Peter Tom, chief executive, said trading conditions were tough on both sides of the Atlantic and margins were under pressure, but volumes were holding up and the company continued to tighten its grip on regional markets.
The asset disposal programme continued and the company expects to have year-end gearing of 55 per cent compared with more than 70 per cent last year. Some pounds 30m of divestments in the first half will be boosted by disposals in the second half that should raise around pounds 27m.
Mr Tom said the principal focus of the company was on cash management and reducing costs to match expected demand. The company feels more confident about the US, where it has 45 per cent of its business, than the UK.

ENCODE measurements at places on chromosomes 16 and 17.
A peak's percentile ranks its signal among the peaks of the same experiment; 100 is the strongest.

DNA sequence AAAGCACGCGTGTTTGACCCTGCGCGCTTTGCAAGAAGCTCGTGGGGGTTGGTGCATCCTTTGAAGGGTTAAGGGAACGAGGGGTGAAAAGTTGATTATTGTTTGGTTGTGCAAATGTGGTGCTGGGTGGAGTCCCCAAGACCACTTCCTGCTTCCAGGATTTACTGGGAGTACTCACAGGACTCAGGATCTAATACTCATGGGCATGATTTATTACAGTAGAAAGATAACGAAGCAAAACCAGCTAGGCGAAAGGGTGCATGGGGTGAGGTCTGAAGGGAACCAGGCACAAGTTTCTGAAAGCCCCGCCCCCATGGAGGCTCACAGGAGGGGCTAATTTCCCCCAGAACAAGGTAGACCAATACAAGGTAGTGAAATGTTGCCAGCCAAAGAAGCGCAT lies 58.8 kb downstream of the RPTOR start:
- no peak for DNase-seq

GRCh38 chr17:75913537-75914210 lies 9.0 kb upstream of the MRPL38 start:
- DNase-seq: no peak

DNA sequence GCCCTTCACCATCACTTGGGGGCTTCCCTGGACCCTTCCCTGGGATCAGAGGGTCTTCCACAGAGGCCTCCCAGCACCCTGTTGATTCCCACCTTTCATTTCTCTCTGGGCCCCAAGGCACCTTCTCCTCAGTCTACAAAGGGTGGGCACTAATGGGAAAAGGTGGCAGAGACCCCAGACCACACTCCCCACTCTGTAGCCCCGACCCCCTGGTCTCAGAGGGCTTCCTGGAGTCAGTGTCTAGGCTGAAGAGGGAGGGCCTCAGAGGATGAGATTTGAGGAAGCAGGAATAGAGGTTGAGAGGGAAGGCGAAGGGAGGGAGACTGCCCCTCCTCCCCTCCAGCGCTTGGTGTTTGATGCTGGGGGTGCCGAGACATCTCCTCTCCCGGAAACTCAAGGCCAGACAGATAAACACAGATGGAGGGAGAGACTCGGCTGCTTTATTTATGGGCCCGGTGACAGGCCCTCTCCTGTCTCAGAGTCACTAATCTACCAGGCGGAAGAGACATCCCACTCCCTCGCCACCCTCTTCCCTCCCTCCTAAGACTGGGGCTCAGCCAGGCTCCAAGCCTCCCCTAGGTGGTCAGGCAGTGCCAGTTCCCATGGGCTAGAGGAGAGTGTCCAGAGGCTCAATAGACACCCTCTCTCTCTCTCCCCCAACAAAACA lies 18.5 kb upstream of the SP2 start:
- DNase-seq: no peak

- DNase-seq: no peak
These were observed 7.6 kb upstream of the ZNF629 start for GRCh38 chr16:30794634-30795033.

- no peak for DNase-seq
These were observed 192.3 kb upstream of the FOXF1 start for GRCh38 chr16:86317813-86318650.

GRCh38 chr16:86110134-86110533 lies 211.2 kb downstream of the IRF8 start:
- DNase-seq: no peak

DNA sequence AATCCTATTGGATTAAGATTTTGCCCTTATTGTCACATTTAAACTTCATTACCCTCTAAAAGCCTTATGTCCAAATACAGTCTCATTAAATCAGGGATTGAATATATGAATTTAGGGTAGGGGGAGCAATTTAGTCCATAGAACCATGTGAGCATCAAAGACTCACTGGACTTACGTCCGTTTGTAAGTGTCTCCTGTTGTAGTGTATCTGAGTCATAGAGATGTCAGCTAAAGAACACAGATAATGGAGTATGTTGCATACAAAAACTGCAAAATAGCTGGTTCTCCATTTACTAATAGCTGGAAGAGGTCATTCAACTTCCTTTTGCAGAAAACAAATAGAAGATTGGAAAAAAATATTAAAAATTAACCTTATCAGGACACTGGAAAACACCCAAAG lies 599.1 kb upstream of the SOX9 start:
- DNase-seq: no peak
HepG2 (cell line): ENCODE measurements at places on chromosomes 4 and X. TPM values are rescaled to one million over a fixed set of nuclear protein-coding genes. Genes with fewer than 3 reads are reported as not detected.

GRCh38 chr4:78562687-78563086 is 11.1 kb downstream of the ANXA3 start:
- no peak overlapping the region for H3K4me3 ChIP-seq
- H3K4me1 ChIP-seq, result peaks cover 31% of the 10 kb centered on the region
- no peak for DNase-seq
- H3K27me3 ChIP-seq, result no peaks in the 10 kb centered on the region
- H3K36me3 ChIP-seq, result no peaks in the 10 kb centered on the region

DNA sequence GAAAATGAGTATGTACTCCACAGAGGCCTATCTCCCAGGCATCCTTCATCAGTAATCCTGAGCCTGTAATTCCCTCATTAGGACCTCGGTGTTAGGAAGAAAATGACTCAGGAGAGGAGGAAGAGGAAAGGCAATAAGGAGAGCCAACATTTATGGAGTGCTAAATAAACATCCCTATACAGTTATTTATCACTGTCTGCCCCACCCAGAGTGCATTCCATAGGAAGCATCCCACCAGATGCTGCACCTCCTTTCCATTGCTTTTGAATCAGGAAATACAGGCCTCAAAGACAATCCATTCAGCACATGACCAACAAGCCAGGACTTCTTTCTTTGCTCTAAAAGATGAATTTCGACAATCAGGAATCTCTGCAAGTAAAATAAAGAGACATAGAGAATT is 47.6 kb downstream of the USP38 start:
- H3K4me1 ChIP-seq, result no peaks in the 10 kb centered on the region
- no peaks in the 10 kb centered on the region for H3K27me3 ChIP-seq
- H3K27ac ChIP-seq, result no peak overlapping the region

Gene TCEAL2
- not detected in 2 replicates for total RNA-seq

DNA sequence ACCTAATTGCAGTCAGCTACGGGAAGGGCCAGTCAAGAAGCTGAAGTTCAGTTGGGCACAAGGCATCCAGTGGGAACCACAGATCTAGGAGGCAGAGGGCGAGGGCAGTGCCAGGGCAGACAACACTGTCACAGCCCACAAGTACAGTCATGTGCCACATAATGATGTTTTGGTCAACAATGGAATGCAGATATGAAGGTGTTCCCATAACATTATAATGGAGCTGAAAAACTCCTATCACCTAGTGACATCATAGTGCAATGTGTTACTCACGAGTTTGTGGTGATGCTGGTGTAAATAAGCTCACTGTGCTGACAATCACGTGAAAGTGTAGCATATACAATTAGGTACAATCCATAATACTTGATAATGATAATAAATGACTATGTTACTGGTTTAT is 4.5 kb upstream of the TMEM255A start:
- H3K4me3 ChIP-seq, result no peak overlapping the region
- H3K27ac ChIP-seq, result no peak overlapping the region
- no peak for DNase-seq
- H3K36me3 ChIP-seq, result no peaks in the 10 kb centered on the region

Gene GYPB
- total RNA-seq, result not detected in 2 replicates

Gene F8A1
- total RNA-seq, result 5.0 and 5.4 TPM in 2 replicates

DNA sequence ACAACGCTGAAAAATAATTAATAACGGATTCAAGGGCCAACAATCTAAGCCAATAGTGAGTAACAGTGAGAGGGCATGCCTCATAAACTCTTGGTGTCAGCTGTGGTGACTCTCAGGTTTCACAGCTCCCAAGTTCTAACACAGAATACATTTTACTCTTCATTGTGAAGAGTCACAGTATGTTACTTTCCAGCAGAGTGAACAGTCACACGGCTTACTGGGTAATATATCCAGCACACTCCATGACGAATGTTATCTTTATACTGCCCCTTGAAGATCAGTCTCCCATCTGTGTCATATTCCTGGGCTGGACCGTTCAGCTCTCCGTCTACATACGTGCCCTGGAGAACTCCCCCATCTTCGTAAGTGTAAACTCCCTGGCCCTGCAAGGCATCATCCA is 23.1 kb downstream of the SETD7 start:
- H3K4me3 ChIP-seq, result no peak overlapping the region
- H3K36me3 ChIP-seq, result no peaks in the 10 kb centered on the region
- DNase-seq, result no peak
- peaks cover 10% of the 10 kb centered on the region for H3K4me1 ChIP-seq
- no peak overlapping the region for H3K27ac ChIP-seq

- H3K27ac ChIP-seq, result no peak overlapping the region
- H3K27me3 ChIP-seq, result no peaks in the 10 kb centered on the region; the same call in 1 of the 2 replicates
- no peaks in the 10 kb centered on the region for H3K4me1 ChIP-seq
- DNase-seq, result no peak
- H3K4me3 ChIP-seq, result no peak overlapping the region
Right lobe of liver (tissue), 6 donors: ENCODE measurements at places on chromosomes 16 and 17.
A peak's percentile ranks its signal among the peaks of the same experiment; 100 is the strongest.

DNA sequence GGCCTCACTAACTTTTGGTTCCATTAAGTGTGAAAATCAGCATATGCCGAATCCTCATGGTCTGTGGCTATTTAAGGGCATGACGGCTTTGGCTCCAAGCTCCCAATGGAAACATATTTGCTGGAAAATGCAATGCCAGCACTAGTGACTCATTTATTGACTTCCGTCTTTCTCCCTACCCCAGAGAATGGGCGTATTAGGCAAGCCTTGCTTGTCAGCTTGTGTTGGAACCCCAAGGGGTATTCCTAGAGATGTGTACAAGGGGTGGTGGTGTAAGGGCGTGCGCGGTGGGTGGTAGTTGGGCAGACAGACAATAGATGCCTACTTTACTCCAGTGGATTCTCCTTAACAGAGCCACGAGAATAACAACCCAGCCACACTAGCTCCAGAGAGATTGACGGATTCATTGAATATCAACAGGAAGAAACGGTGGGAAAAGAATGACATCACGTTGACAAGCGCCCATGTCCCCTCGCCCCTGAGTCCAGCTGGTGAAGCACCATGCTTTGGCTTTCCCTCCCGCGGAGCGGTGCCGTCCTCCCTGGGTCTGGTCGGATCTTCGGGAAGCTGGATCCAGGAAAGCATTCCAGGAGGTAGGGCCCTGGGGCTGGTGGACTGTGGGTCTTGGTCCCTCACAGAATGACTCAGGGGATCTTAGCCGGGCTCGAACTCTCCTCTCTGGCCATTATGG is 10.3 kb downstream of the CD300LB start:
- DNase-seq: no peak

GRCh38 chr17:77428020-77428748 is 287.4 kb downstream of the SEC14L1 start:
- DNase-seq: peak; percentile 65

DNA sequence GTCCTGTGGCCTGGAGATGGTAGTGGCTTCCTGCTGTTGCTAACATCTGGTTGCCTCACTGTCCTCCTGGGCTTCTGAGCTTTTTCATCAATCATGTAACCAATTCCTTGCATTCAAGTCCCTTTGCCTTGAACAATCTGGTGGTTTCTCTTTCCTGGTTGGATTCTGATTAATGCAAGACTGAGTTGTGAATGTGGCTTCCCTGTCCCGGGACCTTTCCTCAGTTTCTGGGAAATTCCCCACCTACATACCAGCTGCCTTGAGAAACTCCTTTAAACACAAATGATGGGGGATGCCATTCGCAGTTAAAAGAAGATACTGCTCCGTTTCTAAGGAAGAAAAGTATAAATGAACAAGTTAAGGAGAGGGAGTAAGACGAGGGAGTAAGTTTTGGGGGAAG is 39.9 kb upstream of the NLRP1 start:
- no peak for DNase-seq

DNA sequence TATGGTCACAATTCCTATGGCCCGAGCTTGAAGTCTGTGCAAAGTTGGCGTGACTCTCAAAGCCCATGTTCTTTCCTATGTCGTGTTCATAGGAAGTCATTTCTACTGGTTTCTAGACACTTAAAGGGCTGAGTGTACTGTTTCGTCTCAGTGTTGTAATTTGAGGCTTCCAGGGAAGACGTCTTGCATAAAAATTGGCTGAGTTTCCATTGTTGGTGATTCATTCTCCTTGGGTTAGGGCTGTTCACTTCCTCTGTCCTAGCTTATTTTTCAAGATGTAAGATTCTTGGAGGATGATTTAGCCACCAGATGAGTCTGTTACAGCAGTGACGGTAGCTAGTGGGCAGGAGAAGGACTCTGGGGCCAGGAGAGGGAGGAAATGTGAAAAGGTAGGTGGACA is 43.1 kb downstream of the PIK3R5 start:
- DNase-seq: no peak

The moratorium on state road expenditure in Maryland has just ended, but the benefit is not expected to be felt until well into 1993. In Massachusetts, where the moratorium ended two years ago, Evered expects a reasonable year with dry stone and ready mix volumes moving ahead strongly in the first half.
In the UK the unpredictability of road contracts is creating uncertainty. Government spending intentions should become clearer in November. The marine aggregates division moved ahead sharply in Northern Europe, boosted by activity related to the Channel tunnel. Total volumes were up by 30 per cent, although the UK side, delivering via the Thames, was down 20 per cent.
Mr Tom said the company was 'reasonably confident' of its order book in the UK and July and August showed an improvement on the same months last year.
Robert Donald of County NatWest expects Evered to make pre-tax profits of pounds 15m this year against pounds 26.9m last year and to generate pounds 60m of cash.
The shares remained at 27p.Reuse content